During a German air raid over Oslo in 1941, shrapnel struck a 30-year-old native Norwegian woman on the left side of her head. The damage caused right-sided hemiplegia, Broca's type aphasia, and a seizure disorder. Within a year, her language improved but her speech had an altered rhythm and melody suggesting a foreign accent (although she had never traveled outside of the country). The respected neurologist Monrad-Krohn described this incident in a detailed 1947 case report. The study is one of the most frequently referenced cases of what is now referred to as "foreign accent syndrome" (FAS). Since this famous case, approximately 40 individuals with FAS have been described in world literature. Reported accent changes include Japanese to Korean, British-English to French, American-English to British-English, and even Spanish to Hungarian.
The concept that a foreign-sounding accent may emerge after brain damage has puzzled both the public and the medical community. A few high-profile news reports have recently aired on American TV, but there remains a "gee-whiz" quality to this rare disorder. FAS is only briefly mentioned in motor speech textbooks and is not recognized in the Diagnostic and Statistical Manual of Mental Disorders, IV. As one of our recent patients remarked, "No one knows about it, so no one helps."
FAS is often caused by a stroke, although traumatic brain injury or multiple lesions can also lead to this disorder. FAS can be of unknown etiology, and multiple sclerosis has been listed as a possible factor in a reported case. Stroke-related damage usually occurs within a network of brain structures associated with speech production, including the left-hemisphere Broca's area, pre-motor and motor areas, and the basal ganglia. However, at least two reports describe FAS associated damage to the right-hemisphere, a part of the brain known to play a role in speech prosody.
As the name suggests, FAS is the sudden and unexpected appearance of a seemingly "foreign" accent. Although some features of FAS speech may resemble those of other neurogenic disorders (e.g. aphasia, dysarthria, and apraxia of speech), patients with FAS do not usually sound pathological to the average listener. Instead, they are commonly perceived as non-native English speakers. For instance, one of our patients, a native New Yorker, was so often mistaken for being Swedish that her doctor jokingly suggested she call herself "Olga."
Each case of FAS presents uniquely, but most cases share a core set of prosodic and segmental changes (see Moen, 2000, for details). For each patient, errors seem fairly predictable, giving the sense of a consistent "accent." The typical patient has good comprehension, but notably altered speech production. Prosody is impaired at the word and sentence level, and there is usually a tendency toward "isochrony" (equal and excessive stress at the syllable level). However, there are reports of more fluent individuals with FAS who present with relatively preserved global prosody (sentence level intonation).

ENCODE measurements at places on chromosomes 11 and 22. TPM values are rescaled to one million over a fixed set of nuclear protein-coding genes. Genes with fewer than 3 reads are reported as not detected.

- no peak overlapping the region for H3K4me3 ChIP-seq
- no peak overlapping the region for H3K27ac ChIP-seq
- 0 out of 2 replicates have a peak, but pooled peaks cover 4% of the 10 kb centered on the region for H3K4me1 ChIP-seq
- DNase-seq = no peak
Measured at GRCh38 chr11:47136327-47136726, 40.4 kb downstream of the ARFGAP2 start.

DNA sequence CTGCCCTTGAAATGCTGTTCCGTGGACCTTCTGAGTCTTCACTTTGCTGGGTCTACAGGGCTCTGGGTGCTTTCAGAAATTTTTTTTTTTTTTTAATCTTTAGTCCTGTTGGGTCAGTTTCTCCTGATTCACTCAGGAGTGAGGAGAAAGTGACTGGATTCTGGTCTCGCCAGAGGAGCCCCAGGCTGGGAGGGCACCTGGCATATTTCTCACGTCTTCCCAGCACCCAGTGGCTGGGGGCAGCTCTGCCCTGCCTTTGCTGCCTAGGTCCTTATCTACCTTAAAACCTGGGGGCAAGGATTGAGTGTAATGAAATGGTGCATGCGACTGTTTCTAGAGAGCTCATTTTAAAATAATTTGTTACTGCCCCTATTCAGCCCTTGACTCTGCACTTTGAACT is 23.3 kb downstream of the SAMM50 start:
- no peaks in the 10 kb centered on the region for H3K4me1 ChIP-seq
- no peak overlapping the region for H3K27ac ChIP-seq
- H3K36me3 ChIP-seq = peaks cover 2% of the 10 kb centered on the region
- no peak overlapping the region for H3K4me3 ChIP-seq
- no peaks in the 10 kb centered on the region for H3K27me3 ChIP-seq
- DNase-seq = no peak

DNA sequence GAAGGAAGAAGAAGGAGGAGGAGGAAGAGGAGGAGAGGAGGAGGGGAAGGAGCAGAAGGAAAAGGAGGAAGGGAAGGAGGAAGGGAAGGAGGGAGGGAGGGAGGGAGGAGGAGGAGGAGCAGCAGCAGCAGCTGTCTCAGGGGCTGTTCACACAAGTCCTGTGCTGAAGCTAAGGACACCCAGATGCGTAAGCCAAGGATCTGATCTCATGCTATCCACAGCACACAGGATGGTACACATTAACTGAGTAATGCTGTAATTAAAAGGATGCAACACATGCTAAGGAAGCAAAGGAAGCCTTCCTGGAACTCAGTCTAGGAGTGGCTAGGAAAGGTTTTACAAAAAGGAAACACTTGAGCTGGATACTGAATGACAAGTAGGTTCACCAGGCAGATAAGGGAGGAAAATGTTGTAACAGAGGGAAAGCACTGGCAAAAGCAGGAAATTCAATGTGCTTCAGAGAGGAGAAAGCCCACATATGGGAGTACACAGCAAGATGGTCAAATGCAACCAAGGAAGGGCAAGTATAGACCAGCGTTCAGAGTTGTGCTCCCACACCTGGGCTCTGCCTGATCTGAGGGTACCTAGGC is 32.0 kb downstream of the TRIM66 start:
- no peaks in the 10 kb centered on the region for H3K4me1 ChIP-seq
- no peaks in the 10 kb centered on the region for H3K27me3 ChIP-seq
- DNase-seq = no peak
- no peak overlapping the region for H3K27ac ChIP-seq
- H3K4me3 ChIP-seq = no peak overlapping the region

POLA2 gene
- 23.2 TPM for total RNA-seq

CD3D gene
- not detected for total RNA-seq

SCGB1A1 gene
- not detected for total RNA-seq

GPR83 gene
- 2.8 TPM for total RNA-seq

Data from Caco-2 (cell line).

Segmental changes are those that affect individual consonants and vowels. For individuals with FAS, consonants may be altered, substituted, or deleted. Voicing changes also occur. Complex clusters may present particular difficulty. For American-English speakers with FAS, a hallmark symptom appears to be difficulty realizing the alveolar tap/flap following a stressed syllable. Instead, patients may produce equally stressed syllables with an intervening stop (e.g., "Betty").
Vowel changes include distortion, prolongations, and substitutions. FAS vowel substitutions have particularly puzzled researchers. For instance, one of the subjects we have observed frequently substitutes the low back vowel /α/ for the target vowel /ε/, a mid-front vowel. Thus, "yeah" is pronounced "yah" (/jα/), contributing to the impression of a Swedish accent. This type of sound substitution is quite different from those of individuals with aphasia or apraxia of speech (in which a substituted sound is typically one phonetic feature away from its intended target). Nevertheless, individuals with FAS also insert epenthetic vowels into blends (e.g., realizing "strike" as ), a pattern also observed in apraxia of speech (AOS).
Adding to the mysterious nature of the disorder, evidence suggests that although some cases evolve, many do not. A few documented FAS cases have completely resolved within two months without therapeutic intervention. The evolving quality prompted Berthier and colleagues (1991) to follow recovery in four cases with varied lesion size and location. Of the four subjects studied, two with relatively small lesions in the premotor cortex, an area known for its role in speech prosody, showed gradual improvement over two months. The other two subjects had substantial damage to the precentral gyrus, an articulation area. These individuals had cases that persisted more than a year. These data suggest a potential effect of lesion size. Functional brain imaging will play an important future role in delineating both the brain states responsible for FAS and for its recovery.